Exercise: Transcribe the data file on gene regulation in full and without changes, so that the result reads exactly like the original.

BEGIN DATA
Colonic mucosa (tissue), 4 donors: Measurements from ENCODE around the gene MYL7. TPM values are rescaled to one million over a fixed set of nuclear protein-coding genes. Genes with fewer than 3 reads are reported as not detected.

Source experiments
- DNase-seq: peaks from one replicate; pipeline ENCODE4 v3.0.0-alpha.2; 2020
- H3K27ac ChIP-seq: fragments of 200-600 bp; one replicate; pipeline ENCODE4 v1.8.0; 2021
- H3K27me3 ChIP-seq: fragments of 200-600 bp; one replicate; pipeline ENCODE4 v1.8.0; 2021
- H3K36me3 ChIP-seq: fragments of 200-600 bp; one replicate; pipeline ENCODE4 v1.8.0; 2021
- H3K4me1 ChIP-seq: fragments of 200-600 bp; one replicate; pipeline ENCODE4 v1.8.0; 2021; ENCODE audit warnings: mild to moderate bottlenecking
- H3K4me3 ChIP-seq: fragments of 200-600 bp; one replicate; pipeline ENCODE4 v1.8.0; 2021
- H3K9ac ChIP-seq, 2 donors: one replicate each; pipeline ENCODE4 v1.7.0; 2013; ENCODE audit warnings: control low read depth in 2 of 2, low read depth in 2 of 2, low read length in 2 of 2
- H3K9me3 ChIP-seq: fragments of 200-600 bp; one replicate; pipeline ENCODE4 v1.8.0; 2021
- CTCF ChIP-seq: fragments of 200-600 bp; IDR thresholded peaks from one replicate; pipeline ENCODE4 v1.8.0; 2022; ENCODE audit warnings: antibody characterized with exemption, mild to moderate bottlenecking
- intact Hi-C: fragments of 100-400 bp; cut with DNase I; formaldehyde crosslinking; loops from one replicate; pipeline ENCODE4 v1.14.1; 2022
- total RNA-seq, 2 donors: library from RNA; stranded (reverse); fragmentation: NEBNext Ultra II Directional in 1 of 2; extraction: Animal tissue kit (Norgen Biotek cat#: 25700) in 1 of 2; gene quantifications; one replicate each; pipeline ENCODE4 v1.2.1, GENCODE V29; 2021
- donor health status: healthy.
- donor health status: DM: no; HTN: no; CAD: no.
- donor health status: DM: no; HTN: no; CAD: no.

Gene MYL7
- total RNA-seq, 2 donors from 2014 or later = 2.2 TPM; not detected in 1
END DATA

Colonic mucosa (tissue), 4 donors: Measurements from ENCODE around the gene MYL7. TPM values are rescaled to one million over a fixed set of nuclear protein-coding genes. Genes with fewer than 3 reads are reported as not detected.

Source experiments
- DNase-seq: peaks from one replicate; pipeline ENCODE4 v3.0.0-alpha.2; 2020
- H3K27ac ChIP-seq: fragments of 200-600 bp; one replicate; pipeline ENCODE4 v1.8.0; 2021
- H3K27me3 ChIP-seq: fragments of 200-600 bp; one replicate; pipeline ENCODE4 v1.8.0; 2021
- H3K36me3 ChIP-seq: fragments of 200-600 bp; one replicate; pipeline ENCODE4 v1.8.0; 2021
- H3K4me1 ChIP-seq: fragments of 200-600 bp; one replicate; pipeline ENCODE4 v1.8.0; 2021; ENCODE audit warnings: mild to moderate bottlenecking
- H3K4me3 ChIP-seq: fragments of 200-600 bp; one replicate; pipeline ENCODE4 v1.8.0; 2021
- H3K9ac ChIP-seq, 2 donors: one replicate each; pipeline ENCODE4 v1.7.0; 2013; ENCODE audit warnings: control low read depth in 2 of 2, low read depth in 2 of 2, low read length in 2 of 2
- H3K9me3 ChIP-seq: fragments of 200-600 bp; one replicate; pipeline ENCODE4 v1.8.0; 2021
- CTCF ChIP-seq: fragments of 200-600 bp; IDR thresholded peaks from one replicate; pipeline ENCODE4 v1.8.0; 2022; ENCODE audit warnings: antibody characterized with exemption, mild to moderate bottlenecking
- intact Hi-C: fragments of 100-400 bp; cut with DNase I; formaldehyde crosslinking; loops from one replicate; pipeline ENCODE4 v1.14.1; 2022
- total RNA-seq, 2 donors: library from RNA; stranded (reverse); fragmentation: NEBNext Ultra II Directional in 1 of 2; extraction: Animal tissue kit (Norgen Biotek cat#: 25700) in 1 of 2; gene quantifications; one replicate each; pipeline ENCODE4 v1.2.1, GENCODE V29; 2021
- donor health status: healthy.
- donor health status: DM: no; HTN: no; CAD: no.
- donor health status: DM: no; HTN: no; CAD: no.

Gene MYL7
- total RNA-seq, 2 donors from 2014 or later = 2.2 TPM; not detected in 1